Mandy Eve-Barnett's Blog for Readers & Writers

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Wordsmith’s Collective Thursday – Picking a Book Cover Colour

August 25, 2022
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We all know the saying ‘you can’t judge a book by its cover’ – however, it is the cover that initially attracts a reader to pick up our book. Choosing the ‘correct’ colour for your book cover can be difficult, as it will subconsciously give an impression of the genre/topic/trope of your story. We might look into the typical colours used for a genre, or go with our gut feeling and pick a colour we feel is ‘right’ for our narrative. No matter which avenue you choose all covers are an extension of us and our stories.

I am currently debating, which colour to use for an upcoming novella, which will be a prequel to a two-part series. The existing books have similar designs, but different colours to signify the different characters. As this third character is evil, having a black cover, or elements, will translate to the story of evil, and unhappiness.

Here is a list of colours and their significance with each genre.

Black evokes a serious theme and signifies mystery, death, evil, a sense of authority, power, control, and suspense, but also can feel sophisticated, modern, authoritative, and formal. It is most commonly used in horror, thriller, and mystery genres.

Gray is a neutral color associated with wisdom, sophistication, knowledge, and prestige, but also depression. It elicits an emotional spectrum ranging from remote, distant, cool, and bored to serious, focused, and intelligent.

Green is associated with nature, vitality, environment, health, evoking a soothing, refreshing, and tranquil state of mind, and is therefore a good fit for high fantasy novels or environmental nonfiction. Although it is one of the least-seen colors for book covers, it is often equated with a fresh beginning, excitement, vitality, wealth, and even jealousy.

I chose green not only for my medieval fantasy, but also my children’s picture and chapter books.

Blue has many associations including thoughtfulness, trust, calmness, serenity, inquisitiveness, dependability, mental engagement, sadness, stability and trustworthiness, safety and elicits feelings of calm and serenity as well as nature. Blue is commonly used for covers of political memoirs and nonfiction as well as more thought-provoking fiction. The choice of blue hue changes its meaning as a dark blue or indigo means intuition, truth, sincerity, and trust.

Purple/Violet signifies spirituality, prosperity, transcendence, harmony, while dark purple is related to royalty, depth, wealth, and fantasy. For my YA fantasy novella, Clickety-Click as you can see, I chose a deep purple not only for the background, but for the creature!

Yellow is a striking colour, evoking feelings of motivation, warmth, ambition, fun, cheerfulness, happiness, creativity, and energy, and in all has an attention-grabbing effect. However, it can also be grating and annoying, or even aggressive, while pale yellow is warm, friendly, approachable, and inviting. The choice of hue for yellow is paramount to balance the effect you are looking to convey.

Brown might seem an odd choice and dull, but it evokes feelings of nature, comfort, gives an ‘of-the-Earth’ vibe. Ecological genres may utilize a brown hue for a cover. I, however, utilized rich golden brown backgrounds for three books – a steampunk, a speculative fiction and a reincarnation romance. I find them atmospheric.

White is associated with purity, cleanliness, safety, simplicity, self-sufficiency, freshness and peacefulness. Although, white can come across as stark, bland, or cold, it is well-known as a symbol of purity suggesting a straight-forward, simple book.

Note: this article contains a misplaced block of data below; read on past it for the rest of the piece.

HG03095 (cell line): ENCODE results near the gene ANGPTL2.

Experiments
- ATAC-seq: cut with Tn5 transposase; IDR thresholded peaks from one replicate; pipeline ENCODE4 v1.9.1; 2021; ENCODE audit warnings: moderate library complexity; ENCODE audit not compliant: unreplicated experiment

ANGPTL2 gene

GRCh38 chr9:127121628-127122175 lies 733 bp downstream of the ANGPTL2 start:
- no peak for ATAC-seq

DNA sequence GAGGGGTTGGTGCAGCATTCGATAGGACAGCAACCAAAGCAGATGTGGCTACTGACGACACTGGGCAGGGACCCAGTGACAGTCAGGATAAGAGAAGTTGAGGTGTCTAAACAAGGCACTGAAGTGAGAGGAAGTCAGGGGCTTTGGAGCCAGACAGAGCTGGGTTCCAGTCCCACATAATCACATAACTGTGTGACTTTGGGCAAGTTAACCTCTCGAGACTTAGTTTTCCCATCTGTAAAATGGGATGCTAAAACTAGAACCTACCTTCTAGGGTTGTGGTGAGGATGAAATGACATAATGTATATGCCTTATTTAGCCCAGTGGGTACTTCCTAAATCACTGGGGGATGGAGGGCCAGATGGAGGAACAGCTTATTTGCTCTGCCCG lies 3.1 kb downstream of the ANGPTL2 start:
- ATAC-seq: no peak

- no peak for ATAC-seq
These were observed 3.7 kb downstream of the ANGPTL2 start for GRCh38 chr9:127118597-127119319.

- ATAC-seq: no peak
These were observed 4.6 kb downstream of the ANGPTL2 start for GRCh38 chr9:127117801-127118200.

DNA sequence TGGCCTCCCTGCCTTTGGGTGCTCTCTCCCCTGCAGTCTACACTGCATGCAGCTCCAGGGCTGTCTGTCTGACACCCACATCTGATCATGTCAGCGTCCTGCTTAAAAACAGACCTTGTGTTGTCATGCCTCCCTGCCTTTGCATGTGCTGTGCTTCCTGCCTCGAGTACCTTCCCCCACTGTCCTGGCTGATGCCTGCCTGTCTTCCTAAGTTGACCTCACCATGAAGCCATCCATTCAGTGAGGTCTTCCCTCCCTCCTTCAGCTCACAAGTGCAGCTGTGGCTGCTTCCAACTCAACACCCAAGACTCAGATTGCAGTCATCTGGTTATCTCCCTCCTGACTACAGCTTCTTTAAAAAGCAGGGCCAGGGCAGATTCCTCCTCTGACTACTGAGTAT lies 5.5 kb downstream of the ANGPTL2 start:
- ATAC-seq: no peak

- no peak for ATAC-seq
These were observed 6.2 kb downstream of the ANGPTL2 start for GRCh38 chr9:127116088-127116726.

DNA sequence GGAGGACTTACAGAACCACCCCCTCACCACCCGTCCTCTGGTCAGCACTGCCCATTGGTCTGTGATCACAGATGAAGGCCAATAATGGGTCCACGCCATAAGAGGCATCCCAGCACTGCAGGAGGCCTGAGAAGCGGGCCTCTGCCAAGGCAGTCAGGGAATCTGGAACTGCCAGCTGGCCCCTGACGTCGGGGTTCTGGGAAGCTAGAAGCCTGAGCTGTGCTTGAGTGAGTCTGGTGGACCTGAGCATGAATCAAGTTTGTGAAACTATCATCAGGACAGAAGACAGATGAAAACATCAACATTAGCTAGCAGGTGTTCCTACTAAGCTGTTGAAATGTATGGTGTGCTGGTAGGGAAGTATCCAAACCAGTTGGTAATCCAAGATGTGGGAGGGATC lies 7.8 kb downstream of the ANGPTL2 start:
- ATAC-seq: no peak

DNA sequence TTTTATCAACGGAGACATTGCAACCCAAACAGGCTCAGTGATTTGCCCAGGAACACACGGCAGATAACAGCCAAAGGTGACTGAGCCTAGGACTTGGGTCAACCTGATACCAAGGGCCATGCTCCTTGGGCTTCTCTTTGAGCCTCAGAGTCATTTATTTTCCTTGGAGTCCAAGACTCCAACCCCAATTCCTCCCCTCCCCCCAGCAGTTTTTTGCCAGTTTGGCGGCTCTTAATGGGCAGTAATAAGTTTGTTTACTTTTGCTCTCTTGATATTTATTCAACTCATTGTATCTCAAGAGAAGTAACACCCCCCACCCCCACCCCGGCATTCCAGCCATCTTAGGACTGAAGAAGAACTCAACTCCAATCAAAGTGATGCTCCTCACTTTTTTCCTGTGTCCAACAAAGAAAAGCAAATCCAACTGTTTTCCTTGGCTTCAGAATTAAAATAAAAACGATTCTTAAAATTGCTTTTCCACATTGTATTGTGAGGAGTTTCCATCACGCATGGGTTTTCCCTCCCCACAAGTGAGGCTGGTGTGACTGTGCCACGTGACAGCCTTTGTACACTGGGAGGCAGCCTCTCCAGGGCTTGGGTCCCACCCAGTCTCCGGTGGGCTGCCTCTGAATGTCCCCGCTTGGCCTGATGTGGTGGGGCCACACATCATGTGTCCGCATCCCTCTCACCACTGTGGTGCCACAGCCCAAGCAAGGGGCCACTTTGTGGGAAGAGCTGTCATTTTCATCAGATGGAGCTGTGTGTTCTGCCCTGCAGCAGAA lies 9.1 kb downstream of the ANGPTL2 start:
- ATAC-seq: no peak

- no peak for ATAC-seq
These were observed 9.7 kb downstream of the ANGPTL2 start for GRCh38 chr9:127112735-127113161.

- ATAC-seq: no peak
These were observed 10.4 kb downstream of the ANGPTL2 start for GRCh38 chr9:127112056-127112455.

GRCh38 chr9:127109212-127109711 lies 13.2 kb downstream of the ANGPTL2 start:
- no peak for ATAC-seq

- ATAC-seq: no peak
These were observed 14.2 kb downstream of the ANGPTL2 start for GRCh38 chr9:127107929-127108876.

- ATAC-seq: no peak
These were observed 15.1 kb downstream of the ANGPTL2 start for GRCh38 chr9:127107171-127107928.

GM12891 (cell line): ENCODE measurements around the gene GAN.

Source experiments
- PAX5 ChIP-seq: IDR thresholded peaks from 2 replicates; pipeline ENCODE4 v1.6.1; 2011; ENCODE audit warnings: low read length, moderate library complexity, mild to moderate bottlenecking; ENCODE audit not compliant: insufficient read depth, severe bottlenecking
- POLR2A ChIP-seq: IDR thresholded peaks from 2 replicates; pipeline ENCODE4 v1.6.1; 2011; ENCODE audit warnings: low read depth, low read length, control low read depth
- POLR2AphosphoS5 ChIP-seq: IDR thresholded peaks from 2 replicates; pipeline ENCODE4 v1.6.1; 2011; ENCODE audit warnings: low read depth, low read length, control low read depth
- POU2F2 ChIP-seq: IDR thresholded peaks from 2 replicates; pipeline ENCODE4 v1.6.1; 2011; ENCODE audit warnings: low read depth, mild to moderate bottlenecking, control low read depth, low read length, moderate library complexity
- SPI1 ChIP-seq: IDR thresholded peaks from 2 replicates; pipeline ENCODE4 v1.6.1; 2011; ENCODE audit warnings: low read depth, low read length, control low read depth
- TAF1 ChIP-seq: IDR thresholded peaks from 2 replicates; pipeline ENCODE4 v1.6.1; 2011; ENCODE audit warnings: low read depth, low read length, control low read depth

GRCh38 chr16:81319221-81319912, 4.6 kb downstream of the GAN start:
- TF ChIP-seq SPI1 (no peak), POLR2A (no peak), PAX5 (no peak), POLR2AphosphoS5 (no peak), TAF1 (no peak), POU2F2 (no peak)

Orange is a color associated with playfulness, energy, creativity, dynamic, positive, optimistic, hopeful, confidence and attention-grabbing with feelings of warmth and happiness, but can also be found to be overwhelming and cartoonish. Interestingly, I chose a blue background with orange lettering for my upcoming crime trilogy.

Red conveys energy, enthusiasm, emotion, power, dominance and aggression responses as well as angst for horror and thrillers, but with the choice of a softer tone also gives a feeling of passion, excitement, hunger (desire), love, and warmth.

Pink depending on the shade of pink, this hue can evoke feelings of passion, romance, innocence or childishness, femininity, playfulness, love, tenderness, youthfulness, emotion, and innocence.

With a combination of a deep rose and mahogany hues my YA alien adventure reflects the four young friends and the invading creature.

How did you choose your book cover colour(s)?

Wordsmith Collective Thursday – Can We Avoid the Shiny & New Writing Idea?

August 11, 2022
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With the first draft of the second book in my crime fiction trilogy off to beta readers, I can rest easy for a minute. Of course, the plan is to begin the third and final book during National Novel Writing Month but… as we all know something shiny and new can always draw us away from the ‘should do’s’ and entice us in other directions.

In common with many writers, I have a stack of manuscripts in various stages of completion. A western romance, a suspense novel, and a YA romance. These manuscripts have been dwelling in digital folders for some time, and I keep reminding myself that they should be revised and edited and then set out into the world. Alas, a new shiny project always seems to take precedence and steers me away.

However, the one shining brightly at the moment is none of these. Rather, it is a prequel to my Rython saga. It will tell the story of how the vengeful witch, Malgraf became such a malignant force. I have mental images of locations, the young Malgraf and her childhood experiences manifesting into story and it is so enticing. I am even thinking which colour I should use for the book cover! As you can see I have a gorgeous blue and green for the other editions, but need a darker feel for the story of the witch, for obvious reasons. A cover always tells its own story and sets the mood for the reader.

So, how do we avoid a new idea? Well, there are several predisposing conditions.

  1. A publishing deadline.
  2. Reader expectation.
  3. To continue the flow of a series.
  4. Keeping the characters front and center to ensure continuity.

These can help drag you away from a new and shiny idea – but not always. It all comes down to your self control and if you are under a contract. For me, I will explore my new story, jotting down scenes etc. and possibly use part of NaNoWriMo to write it. It will be a novella, in line with the other two editions, so will leave me ‘space’ in November to start the final book in the trilogy. That’s my excuse, and I’m sticking to it!